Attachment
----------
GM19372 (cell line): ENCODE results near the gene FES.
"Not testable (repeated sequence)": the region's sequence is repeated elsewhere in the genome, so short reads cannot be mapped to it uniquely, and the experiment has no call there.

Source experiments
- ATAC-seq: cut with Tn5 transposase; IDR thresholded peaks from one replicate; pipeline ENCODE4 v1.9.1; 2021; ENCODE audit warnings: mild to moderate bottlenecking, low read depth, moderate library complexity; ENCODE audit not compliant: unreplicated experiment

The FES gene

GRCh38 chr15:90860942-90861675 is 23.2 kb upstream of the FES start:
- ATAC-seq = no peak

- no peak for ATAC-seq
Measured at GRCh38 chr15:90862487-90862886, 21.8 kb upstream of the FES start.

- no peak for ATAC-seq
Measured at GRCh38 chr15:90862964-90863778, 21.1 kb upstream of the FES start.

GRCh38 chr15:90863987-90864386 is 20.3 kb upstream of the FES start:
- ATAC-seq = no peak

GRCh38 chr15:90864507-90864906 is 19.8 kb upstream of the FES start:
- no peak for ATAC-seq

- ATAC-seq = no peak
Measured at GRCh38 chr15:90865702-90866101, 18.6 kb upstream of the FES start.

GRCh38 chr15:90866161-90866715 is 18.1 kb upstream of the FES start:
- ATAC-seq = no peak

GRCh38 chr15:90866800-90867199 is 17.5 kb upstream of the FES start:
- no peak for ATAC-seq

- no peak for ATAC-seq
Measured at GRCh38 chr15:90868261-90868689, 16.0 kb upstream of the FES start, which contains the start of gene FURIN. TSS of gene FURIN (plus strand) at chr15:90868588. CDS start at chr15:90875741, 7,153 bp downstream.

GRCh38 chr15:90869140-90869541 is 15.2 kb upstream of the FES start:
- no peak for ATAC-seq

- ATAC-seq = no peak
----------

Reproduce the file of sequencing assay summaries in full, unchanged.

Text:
GM19372 (cell line): ENCODE results near the gene FES.
"Not testable (repeated sequence)": the region's sequence is repeated elsewhere in the genome, so short reads cannot be mapped to it uniquely, and the experiment has no call there.

Source experiments
- ATAC-seq: cut with Tn5 transposase; IDR thresholded peaks from one replicate; pipeline ENCODE4 v1.9.1; 2021; ENCODE audit warnings: mild to moderate bottlenecking, low read depth, moderate library complexity; ENCODE audit not compliant: unreplicated experiment

The FES gene

GRCh38 chr15:90860942-90861675 is 23.2 kb upstream of the FES start:
- ATAC-seq = no peak

- no peak for ATAC-seq
Measured at GRCh38 chr15:90862487-90862886, 21.8 kb upstream of the FES start.

- no peak for ATAC-seq
Measured at GRCh38 chr15:90862964-90863778, 21.1 kb upstream of the FES start.

GRCh38 chr15:90863987-90864386 is 20.3 kb upstream of the FES start:
- ATAC-seq = no peak

GRCh38 chr15:90864507-90864906 is 19.8 kb upstream of the FES start:
- no peak for ATAC-seq

- ATAC-seq = no peak
Measured at GRCh38 chr15:90865702-90866101, 18.6 kb upstream of the FES start.

GRCh38 chr15:90866161-90866715 is 18.1 kb upstream of the FES start:
- ATAC-seq = no peak

GRCh38 chr15:90866800-90867199 is 17.5 kb upstream of the FES start:
- no peak for ATAC-seq

- no peak for ATAC-seq
Measured at GRCh38 chr15:90868261-90868689, 16.0 kb upstream of the FES start, which contains the start of gene FURIN. TSS of gene FURIN (plus strand) at chr15:90868588. CDS start at chr15:90875741, 7,153 bp downstream.

GRCh38 chr15:90869140-90869541 is 15.2 kb upstream of the FES start:
- no peak for ATAC-seq

- ATAC-seq = no peak